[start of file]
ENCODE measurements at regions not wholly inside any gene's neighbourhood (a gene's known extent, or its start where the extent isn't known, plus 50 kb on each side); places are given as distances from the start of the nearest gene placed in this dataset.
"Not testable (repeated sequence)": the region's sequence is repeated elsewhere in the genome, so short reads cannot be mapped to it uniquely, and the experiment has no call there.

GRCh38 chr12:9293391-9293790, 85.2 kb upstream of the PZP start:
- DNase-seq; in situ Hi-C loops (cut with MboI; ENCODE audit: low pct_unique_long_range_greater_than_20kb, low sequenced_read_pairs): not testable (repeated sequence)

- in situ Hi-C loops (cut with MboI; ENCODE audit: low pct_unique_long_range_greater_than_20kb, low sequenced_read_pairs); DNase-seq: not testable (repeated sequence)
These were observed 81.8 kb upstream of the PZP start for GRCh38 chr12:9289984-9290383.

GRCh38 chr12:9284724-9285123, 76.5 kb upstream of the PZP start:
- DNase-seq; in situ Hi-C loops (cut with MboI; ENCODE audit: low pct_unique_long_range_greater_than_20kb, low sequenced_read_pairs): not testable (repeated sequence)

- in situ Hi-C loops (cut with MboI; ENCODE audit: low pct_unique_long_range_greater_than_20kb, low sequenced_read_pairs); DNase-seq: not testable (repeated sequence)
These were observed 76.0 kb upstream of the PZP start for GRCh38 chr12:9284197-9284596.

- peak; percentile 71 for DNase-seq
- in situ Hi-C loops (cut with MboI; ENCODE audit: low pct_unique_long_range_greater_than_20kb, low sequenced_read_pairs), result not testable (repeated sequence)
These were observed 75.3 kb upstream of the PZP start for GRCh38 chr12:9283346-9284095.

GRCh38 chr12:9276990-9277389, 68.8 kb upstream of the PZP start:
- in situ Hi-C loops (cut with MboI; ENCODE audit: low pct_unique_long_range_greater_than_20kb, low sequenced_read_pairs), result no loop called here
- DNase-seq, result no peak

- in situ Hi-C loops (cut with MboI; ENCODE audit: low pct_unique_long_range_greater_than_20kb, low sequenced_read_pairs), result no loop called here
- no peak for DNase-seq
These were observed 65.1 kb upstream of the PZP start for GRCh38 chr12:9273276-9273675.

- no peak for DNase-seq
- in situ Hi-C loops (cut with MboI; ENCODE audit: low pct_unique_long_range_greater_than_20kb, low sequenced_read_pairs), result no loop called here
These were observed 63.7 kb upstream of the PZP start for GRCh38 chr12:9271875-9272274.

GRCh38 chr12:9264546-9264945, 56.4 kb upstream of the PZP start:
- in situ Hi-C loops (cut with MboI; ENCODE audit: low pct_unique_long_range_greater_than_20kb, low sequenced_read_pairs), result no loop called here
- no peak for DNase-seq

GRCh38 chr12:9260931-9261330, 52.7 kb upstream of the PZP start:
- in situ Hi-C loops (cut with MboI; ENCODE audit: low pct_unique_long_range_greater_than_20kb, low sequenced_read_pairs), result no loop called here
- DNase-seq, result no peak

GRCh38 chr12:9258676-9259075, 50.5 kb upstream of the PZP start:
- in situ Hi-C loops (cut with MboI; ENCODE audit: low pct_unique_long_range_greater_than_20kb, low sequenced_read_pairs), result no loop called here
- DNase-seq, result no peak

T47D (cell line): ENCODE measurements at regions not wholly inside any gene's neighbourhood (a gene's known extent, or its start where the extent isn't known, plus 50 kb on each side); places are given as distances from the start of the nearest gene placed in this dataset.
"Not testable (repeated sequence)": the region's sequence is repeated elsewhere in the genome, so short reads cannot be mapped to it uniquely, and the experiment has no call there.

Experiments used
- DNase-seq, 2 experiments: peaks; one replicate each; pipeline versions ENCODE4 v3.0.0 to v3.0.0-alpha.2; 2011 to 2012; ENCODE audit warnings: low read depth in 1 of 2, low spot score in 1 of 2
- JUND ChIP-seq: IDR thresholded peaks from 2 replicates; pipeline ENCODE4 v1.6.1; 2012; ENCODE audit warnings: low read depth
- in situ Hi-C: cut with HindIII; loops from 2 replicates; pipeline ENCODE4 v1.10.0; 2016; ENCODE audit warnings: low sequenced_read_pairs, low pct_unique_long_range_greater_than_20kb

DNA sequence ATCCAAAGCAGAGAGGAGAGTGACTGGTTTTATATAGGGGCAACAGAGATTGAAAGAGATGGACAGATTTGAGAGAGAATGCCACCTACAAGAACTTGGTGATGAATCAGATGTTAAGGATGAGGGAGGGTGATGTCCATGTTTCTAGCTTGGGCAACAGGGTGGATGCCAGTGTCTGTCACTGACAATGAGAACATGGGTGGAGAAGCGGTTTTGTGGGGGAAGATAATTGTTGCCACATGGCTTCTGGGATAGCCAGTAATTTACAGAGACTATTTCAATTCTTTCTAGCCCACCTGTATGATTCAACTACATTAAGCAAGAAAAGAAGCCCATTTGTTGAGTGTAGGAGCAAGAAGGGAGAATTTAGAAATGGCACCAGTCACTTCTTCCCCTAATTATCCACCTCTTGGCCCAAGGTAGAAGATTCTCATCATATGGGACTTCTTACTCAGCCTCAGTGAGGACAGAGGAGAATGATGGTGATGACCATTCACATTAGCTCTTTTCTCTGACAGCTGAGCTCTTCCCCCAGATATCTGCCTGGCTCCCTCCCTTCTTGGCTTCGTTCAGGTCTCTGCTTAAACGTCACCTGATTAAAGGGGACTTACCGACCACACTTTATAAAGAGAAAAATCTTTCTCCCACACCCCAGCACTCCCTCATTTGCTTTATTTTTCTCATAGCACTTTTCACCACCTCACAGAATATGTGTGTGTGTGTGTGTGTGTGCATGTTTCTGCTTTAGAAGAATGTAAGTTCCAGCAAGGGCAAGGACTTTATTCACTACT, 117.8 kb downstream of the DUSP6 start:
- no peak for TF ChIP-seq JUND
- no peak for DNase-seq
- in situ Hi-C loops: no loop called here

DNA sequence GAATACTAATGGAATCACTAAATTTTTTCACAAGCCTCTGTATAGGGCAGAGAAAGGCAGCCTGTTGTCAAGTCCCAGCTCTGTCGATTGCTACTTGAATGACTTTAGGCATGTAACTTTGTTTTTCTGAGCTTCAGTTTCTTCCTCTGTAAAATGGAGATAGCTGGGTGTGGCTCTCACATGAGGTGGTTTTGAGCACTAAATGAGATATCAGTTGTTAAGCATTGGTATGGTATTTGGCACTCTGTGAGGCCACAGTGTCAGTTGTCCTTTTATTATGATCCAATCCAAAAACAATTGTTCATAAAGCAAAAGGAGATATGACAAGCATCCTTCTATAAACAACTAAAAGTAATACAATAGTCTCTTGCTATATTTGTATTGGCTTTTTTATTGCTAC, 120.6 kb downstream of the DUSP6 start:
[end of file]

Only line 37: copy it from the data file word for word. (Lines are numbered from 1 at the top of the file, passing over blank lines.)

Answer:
- in situ Hi-C: cut with HindIII; loops from 2 replicates; pipeline ENCODE4 v1.10.0; 2016; ENCODE audit warnings: low sequenced_read_pairs, low pct_unique_long_range_greater_than_20kb